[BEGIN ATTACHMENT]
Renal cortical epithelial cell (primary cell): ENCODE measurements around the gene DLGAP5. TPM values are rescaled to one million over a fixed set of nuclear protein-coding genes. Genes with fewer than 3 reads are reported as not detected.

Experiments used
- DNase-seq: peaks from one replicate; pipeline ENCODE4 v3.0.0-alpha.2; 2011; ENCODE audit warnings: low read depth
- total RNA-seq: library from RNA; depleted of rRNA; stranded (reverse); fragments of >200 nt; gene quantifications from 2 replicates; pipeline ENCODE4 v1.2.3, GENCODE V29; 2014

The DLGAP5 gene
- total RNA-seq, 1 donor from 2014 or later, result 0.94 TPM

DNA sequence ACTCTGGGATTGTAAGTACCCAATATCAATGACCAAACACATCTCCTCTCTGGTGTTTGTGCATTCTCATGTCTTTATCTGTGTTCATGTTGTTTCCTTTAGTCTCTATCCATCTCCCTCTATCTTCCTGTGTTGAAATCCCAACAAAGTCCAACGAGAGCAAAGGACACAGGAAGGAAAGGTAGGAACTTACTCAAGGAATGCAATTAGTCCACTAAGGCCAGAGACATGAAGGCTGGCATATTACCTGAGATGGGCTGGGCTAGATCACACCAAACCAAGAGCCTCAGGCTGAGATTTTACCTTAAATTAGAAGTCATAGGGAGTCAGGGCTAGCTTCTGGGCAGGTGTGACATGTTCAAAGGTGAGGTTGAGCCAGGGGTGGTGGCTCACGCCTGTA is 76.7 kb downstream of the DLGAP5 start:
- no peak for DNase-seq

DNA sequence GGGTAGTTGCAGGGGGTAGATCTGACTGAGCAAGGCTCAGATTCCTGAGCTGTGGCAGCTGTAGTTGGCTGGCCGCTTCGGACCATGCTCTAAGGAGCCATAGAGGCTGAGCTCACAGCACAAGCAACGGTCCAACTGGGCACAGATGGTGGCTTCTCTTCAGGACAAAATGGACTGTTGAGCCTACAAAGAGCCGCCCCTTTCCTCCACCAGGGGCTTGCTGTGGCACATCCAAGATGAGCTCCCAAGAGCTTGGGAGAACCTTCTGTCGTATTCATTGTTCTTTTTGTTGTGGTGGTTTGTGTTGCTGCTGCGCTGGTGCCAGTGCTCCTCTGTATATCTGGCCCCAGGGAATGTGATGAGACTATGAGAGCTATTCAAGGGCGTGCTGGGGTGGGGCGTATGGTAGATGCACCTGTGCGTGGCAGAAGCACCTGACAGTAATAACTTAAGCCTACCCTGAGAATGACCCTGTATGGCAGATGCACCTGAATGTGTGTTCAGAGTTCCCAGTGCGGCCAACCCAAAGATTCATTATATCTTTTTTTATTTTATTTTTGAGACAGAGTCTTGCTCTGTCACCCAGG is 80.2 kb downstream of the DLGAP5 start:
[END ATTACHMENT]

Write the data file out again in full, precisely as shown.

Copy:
Renal cortical epithelial cell (primary cell): ENCODE measurements around the gene DLGAP5. TPM values are rescaled to one million over a fixed set of nuclear protein-coding genes. Genes with fewer than 3 reads are reported as not detected.

Experiments used
- DNase-seq: peaks from one replicate; pipeline ENCODE4 v3.0.0-alpha.2; 2011; ENCODE audit warnings: low read depth
- total RNA-seq: library from RNA; depleted of rRNA; stranded (reverse); fragments of >200 nt; gene quantifications from 2 replicates; pipeline ENCODE4 v1.2.3, GENCODE V29; 2014

The DLGAP5 gene
- total RNA-seq, 1 donor from 2014 or later, result 0.94 TPM

DNA sequence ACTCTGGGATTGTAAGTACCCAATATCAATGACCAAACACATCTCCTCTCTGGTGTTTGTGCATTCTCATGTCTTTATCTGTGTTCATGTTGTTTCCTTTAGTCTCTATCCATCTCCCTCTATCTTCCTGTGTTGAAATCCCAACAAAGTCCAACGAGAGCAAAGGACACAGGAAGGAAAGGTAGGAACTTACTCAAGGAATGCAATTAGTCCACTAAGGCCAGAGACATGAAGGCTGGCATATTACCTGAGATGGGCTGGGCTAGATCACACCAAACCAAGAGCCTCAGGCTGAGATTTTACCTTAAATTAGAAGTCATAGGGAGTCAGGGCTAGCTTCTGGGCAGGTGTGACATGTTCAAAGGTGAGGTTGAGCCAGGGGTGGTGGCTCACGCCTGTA is 76.7 kb downstream of the DLGAP5 start:
- no peak for DNase-seq

DNA sequence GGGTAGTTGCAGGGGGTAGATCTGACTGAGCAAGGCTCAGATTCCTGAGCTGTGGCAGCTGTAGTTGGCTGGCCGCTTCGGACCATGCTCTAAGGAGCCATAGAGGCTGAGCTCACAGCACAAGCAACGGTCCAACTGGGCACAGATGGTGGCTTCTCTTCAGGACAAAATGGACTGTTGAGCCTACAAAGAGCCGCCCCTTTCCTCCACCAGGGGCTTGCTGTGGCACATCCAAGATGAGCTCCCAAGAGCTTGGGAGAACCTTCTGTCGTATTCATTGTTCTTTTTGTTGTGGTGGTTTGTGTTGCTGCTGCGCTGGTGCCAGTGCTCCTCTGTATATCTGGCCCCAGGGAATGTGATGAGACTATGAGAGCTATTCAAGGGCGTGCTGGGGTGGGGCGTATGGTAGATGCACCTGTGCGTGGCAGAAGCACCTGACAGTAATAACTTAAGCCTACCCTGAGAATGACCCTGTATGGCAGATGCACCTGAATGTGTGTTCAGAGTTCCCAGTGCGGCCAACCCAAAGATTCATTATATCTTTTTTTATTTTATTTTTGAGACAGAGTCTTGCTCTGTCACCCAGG is 80.2 kb downstream of the DLGAP5 start: